"The holy father asks us to live our religious life in all settings," he said. "To understand and live religion and to go out into the community in a convincing and simple manner."
Beyond direct calls for a more active church, experts said the pontiff's Brazilian trip was rich in symbolism just as important in getting his messages across.
He paid a visit to a trash-strewn slum recently cleared of drug gangs. He met with young, recovering drug addicts to whom he gave deep hugs after they told their stories to him at a public event. He responded to a crowd mobbing his car on arrival in Brazil not by recoiling, but by rolling down his car window to shake hands and kiss babies.
"The symbolism Francis showed throughout the trip was perfect. He touched the hearts of all Brazilians, not just Catholics," said Fernando Altemeyer, a theology professor at the Catholic University of Sao Paulo. "It will be a long-term project to repair losses of the church, but what he's done is provide an immediate shock to the system."
Most of Francis' changes were in style rather than substance. He offered no bending on Catholic doctrine that splits some of the church's followers, including contraception, abortion and refusal to allow clergy to marry. Only on the plane flying home to Italy did he hint at new thinking from the church, saying he wouldn't judge gay priests for their sexual orientation.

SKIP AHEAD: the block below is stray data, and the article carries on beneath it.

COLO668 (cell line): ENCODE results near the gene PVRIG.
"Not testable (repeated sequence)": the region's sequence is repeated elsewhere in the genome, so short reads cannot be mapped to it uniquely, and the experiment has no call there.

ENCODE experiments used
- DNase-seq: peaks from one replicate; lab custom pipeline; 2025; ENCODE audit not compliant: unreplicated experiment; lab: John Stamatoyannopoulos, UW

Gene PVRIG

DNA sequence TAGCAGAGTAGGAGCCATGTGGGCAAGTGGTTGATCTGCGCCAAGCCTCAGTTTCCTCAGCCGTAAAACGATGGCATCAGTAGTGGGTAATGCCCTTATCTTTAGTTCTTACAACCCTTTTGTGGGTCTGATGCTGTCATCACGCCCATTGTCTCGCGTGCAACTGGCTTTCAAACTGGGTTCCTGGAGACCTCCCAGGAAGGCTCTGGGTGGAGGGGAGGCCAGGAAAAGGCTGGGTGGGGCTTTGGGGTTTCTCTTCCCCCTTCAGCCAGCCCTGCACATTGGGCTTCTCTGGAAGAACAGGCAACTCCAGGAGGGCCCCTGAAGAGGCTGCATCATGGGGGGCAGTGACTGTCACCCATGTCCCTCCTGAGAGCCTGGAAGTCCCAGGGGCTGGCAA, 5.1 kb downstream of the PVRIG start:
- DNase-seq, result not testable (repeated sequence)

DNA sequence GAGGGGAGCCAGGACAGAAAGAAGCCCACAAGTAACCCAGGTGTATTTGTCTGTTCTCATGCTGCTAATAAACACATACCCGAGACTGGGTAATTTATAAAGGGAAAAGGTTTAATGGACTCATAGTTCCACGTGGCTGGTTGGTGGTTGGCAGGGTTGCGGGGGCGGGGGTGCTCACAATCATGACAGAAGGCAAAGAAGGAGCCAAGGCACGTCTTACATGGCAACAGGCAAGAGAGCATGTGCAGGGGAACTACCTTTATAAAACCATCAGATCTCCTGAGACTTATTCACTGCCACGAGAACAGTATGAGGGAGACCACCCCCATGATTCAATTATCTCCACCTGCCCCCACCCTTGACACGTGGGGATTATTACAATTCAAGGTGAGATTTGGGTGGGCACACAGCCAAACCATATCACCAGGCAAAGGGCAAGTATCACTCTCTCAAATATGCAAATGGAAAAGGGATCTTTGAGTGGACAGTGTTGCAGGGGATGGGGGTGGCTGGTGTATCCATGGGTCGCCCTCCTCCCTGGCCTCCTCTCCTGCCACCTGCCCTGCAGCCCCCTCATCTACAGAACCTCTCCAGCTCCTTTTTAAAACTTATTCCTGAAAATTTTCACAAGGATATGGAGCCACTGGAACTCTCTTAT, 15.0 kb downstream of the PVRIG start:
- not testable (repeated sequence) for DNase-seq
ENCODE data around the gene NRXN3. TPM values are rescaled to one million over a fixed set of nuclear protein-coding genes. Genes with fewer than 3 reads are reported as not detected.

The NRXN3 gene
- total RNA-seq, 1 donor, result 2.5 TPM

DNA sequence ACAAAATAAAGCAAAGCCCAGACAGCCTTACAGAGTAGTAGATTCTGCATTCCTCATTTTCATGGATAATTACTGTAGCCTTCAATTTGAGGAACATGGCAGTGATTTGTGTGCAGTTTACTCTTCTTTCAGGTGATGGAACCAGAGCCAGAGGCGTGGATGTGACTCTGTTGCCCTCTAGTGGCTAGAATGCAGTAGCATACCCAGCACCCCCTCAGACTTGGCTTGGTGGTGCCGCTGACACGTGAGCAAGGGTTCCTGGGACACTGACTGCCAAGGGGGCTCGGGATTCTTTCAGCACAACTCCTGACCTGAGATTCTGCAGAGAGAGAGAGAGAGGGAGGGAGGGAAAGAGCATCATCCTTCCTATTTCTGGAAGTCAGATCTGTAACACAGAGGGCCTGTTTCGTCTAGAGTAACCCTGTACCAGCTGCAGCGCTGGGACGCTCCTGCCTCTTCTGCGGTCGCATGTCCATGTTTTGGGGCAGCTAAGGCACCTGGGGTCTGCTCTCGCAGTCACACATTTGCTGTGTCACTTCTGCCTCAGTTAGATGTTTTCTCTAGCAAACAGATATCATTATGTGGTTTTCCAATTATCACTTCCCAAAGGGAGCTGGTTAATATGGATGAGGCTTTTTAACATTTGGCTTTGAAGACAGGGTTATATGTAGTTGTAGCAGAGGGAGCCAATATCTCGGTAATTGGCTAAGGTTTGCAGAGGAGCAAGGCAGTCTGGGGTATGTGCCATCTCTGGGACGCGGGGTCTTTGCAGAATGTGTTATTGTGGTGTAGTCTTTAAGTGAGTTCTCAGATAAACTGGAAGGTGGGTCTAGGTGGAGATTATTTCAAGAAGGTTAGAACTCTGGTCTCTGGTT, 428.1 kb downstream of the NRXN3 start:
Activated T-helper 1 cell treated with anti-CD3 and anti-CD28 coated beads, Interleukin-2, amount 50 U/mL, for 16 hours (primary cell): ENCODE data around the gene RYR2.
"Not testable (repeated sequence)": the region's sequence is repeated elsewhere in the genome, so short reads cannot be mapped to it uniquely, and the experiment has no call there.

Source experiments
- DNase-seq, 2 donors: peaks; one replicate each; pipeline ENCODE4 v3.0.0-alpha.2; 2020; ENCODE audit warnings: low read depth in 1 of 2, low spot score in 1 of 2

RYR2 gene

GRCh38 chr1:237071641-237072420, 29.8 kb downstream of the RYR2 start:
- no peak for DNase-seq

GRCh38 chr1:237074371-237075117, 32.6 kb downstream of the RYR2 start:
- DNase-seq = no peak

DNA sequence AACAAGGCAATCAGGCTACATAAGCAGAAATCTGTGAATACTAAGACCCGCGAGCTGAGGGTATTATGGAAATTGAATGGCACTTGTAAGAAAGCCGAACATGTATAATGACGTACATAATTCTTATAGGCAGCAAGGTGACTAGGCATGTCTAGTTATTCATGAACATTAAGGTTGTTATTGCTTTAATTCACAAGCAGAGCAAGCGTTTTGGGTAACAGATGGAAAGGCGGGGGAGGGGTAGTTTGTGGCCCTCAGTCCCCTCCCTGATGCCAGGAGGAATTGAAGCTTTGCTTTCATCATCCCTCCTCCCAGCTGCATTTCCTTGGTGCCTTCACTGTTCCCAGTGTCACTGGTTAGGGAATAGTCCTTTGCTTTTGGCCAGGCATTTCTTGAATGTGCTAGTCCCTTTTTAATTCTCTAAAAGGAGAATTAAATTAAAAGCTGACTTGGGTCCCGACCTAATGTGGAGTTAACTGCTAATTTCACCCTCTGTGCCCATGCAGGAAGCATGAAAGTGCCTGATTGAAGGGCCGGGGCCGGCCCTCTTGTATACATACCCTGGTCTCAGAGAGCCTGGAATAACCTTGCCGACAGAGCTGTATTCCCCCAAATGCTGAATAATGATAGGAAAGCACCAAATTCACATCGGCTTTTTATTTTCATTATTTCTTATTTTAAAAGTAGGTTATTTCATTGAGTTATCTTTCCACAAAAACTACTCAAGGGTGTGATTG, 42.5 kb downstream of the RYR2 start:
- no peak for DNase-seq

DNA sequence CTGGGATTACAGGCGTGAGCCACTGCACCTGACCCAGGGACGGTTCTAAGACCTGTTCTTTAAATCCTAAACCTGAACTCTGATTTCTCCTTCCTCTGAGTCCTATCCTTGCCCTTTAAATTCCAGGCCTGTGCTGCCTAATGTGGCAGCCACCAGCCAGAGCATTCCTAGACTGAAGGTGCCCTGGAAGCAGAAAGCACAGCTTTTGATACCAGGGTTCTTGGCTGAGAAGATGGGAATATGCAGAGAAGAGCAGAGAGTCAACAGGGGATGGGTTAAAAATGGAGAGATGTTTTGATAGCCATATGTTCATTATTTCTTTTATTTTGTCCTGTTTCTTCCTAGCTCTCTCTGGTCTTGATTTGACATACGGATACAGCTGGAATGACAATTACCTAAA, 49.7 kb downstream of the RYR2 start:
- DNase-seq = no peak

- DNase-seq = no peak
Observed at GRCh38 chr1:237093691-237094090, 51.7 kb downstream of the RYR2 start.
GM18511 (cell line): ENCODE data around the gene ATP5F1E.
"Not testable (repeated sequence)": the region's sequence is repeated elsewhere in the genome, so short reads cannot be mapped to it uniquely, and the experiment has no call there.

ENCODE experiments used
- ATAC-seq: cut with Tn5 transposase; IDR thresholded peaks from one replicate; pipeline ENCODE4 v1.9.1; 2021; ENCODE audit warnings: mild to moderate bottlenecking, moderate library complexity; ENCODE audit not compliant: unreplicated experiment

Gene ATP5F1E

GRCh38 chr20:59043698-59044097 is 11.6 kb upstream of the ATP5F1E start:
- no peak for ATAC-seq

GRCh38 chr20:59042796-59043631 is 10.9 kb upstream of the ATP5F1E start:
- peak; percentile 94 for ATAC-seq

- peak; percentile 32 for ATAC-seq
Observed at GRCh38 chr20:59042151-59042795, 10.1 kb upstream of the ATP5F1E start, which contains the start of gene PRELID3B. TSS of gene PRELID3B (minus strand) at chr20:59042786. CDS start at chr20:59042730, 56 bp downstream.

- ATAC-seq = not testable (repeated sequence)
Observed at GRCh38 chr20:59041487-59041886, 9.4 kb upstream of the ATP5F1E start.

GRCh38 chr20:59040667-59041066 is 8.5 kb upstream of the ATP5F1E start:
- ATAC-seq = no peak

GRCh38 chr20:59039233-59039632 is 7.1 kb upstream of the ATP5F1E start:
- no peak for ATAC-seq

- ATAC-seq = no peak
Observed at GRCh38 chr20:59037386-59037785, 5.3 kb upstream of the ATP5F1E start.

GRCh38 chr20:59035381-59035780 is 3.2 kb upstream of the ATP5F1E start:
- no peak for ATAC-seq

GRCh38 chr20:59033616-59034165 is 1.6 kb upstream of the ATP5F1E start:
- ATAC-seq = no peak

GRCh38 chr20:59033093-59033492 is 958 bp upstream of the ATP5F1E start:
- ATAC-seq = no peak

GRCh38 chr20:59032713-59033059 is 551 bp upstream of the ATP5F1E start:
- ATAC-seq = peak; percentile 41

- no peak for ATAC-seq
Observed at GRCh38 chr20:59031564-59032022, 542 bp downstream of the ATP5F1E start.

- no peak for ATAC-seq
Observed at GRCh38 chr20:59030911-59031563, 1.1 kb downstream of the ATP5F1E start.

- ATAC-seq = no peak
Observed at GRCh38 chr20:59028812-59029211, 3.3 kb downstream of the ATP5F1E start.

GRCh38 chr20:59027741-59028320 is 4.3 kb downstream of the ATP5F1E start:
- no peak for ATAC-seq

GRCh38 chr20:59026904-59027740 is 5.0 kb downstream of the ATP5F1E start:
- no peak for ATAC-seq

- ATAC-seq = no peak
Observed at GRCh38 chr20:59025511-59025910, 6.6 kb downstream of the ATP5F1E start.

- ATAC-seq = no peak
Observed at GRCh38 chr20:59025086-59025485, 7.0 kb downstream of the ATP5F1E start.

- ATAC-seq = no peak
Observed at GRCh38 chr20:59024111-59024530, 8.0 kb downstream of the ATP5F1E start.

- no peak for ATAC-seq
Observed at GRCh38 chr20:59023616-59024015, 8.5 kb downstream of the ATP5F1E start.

Francis showed a deft ability to understand his audiences in Brazil and how best to communicate with whomever he might be interacting, something he's also asking of clergy.
During homilies and in public speeches, he used plain language that reinforced basic messages of help for the poor, of God's love for everyone, and of the need for Catholics to keep the Lord in their hearts.
When meeting with clergy in closed sessions, however, Francis switched to theologically complex discourses laden with thoughts on how the church must change, and said the church must end its overly intellectual and self-referential manner of communicating if it hopes to be understood.
"If the losses of the faithful are the result of church liturgy that is too staid or a message not being put across in a modern way in terms of how it's delivered, then, yes, he can make a difference," said Monsignor Raymond Kupke, who teaches church history at Seton Hall University's School of Theology in the U.S. "One trip to Brazil won't immediately change things, but it may have an impact on re-energizing people and reaching out to those who are nominally Catholic."
Shivering in a cold Rio de Janeiro dawn, light just starting to streak the sky, Fabio Feitosa da Silva, a 32-year-old waiter on his way to work, quietly spoke about his impressions of the pope, of how he's starting to look differently at the Catholic Church he stopped attending 15 years ago when its message no longer resonated with him.
"I didn't expect this, but I love him, everybody loves him," Silva said, neatly summing up the general feeling in Brazil. "He's won my interest, he has my attention, I'm listening. It's his humility that touches my heart. He's even got me convinced to attend Mass later on the beach."
Associated Press writers Marco Sibaja and Nicole Winfield in Rio de Janeiro and Gonzalo Solano in Quito, Ecuador, contributed to this report.
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